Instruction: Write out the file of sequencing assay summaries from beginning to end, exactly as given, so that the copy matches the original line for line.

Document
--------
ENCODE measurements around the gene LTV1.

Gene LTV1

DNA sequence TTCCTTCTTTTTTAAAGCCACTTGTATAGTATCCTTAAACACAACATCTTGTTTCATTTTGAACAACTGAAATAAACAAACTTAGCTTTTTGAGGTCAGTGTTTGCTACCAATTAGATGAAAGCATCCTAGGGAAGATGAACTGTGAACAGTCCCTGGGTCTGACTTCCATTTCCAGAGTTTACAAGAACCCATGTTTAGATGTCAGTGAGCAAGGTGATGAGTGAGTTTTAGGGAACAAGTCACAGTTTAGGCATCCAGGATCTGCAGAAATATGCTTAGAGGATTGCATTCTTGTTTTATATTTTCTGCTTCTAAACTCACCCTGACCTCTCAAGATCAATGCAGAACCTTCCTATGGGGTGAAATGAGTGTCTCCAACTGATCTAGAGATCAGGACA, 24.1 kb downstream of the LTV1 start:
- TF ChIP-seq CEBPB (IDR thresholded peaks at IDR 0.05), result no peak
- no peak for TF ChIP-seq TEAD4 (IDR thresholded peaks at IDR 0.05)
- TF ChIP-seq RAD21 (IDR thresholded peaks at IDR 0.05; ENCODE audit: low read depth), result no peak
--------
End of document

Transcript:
ENCODE measurements around the gene LTV1.

Gene LTV1

DNA sequence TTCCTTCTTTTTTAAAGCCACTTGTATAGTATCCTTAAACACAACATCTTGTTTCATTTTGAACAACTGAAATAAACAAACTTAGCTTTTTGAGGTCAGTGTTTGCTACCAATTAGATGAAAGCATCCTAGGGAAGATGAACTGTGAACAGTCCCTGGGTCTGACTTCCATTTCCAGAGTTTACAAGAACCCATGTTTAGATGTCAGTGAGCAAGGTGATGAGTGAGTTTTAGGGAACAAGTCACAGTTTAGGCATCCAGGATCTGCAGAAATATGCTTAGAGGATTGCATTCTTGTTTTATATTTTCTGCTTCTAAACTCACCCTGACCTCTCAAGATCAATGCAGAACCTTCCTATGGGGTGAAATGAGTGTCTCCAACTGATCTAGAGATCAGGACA, 24.1 kb downstream of the LTV1 start:
- TF ChIP-seq CEBPB (IDR thresholded peaks at IDR 0.05), result no peak
- no peak for TF ChIP-seq TEAD4 (IDR thresholded peaks at IDR 0.05)
- TF ChIP-seq RAD21 (IDR thresholded peaks at IDR 0.05; ENCODE audit: low read depth), result no peak